March 02, 2022
Disentangling interactions across brain areas
By Sara Vaccar
Exploring how brain areas communicate with each other is the focus of a long-standing research collaboration between Carnegie Mellon University, Albert Einstein College of Medicine, and Champalimaud Research. The cross-continental team is simultaneously recording populations of neurons across multiple brain areas in the visual system and utilizing novel statistical methods to observe neural activity patterns being conveyed between the areas. Their latest findings reveal that feedforward and feedback signaling involve different neural activity patterns, lending fresh understanding into how the brain processes visual information.
A myriad of brain functions, such as seeing, hearing, and making decisions, require multiple brain areas to communicate with one another. Researchers have previously studied pairs of neurons or some aggregate metric of neuronal activity across areas to assess how information is taken in, processed, and then acted upon in everyday life. Few groups have studied, in such detail, populations of neurons together to see what type of activity patterns are being communicated across brain areas.
Semedo continues, “Using pioneering technology from Dr. Kohn’s lab, we have been able to record multiple brain areas at the same time, and within each of those brain areas, record many neurons. It is the activity of a group of neurons together that tells us what is specifically going on. Then, we applied statistical methods in a creative way to pull out signals that haven’t been extracted before.”
In their analysis, the group identified directed interactions between brain areas and confirmed that patterns of activity in feedforward interactions (from V1 to V2), differed from patterns of activity in feedback interactions (from V2 to V1). Weekly meetings and a tight-knit, teamwork-driven approach has enabled the collaborators to stay connected on all aspects of the work and contributed to their success.
“Understanding what is communicated from one brain area to another is tough to disentangle, because signals are flowing in all directions, all the time,” explains Adam Kohn, professor of neuroscience at the Albert Einstein College of Medicine. “The thing that is most exciting to me about this work is the perspectives it opens for the future. If we can pinpoint the activity patterns that are involved in different signaling directions, it will be a big step forward in understanding how the brain works.”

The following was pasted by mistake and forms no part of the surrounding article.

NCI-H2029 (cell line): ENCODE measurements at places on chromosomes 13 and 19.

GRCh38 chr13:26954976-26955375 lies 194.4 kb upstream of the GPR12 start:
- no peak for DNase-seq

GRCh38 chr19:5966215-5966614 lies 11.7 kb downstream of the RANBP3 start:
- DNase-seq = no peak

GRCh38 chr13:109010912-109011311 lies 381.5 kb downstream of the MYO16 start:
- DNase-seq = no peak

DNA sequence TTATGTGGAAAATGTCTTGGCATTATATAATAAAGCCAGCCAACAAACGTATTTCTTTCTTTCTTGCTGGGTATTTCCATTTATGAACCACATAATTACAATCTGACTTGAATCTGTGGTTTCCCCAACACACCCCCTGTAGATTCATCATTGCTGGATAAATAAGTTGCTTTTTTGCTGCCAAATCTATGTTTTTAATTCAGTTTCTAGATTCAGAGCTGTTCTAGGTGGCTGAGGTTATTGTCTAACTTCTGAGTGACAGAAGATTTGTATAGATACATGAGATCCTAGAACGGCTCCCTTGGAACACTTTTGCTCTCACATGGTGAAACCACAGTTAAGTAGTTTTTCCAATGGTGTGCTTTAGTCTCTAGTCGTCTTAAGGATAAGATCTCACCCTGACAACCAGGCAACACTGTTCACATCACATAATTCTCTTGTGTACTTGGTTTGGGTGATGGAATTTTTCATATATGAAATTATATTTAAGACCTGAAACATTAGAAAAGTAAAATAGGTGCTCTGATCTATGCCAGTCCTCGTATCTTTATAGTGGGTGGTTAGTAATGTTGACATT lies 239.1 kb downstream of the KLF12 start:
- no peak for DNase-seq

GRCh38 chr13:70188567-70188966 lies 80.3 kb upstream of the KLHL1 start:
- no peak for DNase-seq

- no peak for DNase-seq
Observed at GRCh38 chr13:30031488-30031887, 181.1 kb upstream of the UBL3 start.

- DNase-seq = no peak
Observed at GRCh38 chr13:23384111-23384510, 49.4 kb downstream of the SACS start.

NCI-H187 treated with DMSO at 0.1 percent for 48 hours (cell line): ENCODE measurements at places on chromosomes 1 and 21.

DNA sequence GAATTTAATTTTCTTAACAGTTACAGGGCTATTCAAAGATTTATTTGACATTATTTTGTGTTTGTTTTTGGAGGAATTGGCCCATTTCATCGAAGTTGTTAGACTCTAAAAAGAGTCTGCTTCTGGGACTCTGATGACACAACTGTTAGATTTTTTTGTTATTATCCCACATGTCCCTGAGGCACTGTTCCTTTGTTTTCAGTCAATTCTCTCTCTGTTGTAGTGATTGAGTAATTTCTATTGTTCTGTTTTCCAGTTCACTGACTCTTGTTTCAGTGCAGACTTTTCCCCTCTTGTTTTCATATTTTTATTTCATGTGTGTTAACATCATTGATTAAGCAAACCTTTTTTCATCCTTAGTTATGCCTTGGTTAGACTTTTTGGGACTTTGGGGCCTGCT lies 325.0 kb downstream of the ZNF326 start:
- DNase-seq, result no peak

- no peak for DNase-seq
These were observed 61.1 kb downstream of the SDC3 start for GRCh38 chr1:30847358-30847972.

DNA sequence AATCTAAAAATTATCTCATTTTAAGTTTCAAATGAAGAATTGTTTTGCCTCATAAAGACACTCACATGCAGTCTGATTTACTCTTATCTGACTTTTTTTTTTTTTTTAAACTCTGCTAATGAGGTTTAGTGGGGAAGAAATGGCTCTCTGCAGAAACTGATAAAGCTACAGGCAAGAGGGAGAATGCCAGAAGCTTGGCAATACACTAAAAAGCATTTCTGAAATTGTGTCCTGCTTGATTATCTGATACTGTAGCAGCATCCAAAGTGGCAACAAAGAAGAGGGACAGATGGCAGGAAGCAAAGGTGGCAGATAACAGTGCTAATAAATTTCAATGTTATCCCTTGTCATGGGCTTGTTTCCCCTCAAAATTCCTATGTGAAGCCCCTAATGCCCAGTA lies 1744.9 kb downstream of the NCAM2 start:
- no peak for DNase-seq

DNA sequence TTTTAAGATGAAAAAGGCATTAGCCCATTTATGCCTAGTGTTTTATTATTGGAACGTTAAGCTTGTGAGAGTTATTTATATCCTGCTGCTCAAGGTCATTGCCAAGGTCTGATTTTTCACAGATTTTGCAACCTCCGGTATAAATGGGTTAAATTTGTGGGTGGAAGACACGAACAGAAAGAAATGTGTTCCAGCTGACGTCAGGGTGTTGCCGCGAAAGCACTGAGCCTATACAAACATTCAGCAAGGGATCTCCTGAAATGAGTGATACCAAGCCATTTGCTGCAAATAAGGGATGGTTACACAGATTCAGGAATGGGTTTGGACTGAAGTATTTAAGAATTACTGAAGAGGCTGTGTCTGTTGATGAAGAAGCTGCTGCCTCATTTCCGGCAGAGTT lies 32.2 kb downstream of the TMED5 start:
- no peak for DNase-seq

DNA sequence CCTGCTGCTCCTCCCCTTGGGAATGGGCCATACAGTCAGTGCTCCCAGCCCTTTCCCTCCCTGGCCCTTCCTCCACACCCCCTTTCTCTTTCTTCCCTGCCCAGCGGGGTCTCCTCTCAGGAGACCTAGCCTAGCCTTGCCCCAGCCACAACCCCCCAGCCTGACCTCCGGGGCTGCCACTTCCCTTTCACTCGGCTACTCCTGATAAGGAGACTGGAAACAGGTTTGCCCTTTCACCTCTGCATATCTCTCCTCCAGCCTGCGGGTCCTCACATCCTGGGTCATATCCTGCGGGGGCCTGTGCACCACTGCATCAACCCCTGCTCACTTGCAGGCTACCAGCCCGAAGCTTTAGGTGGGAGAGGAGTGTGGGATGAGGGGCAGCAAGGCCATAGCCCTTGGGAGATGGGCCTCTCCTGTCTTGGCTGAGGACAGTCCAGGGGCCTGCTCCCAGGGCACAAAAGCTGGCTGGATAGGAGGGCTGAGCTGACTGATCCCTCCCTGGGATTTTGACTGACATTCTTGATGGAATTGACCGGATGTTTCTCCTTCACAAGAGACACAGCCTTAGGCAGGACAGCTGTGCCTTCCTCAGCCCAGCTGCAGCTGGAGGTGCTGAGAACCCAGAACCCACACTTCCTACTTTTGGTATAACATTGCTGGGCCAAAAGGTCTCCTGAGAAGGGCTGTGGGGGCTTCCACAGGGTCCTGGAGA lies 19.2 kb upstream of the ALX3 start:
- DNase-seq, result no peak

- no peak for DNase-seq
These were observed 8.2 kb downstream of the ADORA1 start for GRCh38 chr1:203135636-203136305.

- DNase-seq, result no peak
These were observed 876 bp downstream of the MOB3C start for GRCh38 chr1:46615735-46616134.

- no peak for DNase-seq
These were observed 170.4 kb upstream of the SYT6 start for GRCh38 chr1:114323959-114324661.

“The idea of this study was to investigate how information flows across two areas in the visual cortex, V1 and V2,” says João D. Semedo, first author of the work published in Nature Communications and former electrical and computer engineering Ph.D. student. “We had strong reasons to believe that the areas communicated with one another, based on anatomy, but tracking the flow of signals between areas has proven to be really difficult.”
More broadly, these methods could be applied to investigate the flow of communication in other areas of the brain, outside of the visual system.
“Studies like these increase our basic scientific understanding of how the brain works,” says Byron Yu, professor of biomedical engineering and electrical and computer engineering. “Many brain disorders involve a breakdown of communication between brain areas. This pioneering work could lead to novel treatments for such disorders, and even help us develop new methods to aid brain development and ways to learn.”
The group’s work is ongoing and supported by the Simons Foundation and National Institutes of Health. Additional study authors include Prof. Christian Machens (Champalimaud Research) and Drs. Anna Jasper, Amin Zandvakill and Amir Aschner (Albert Einstein College of Medicine).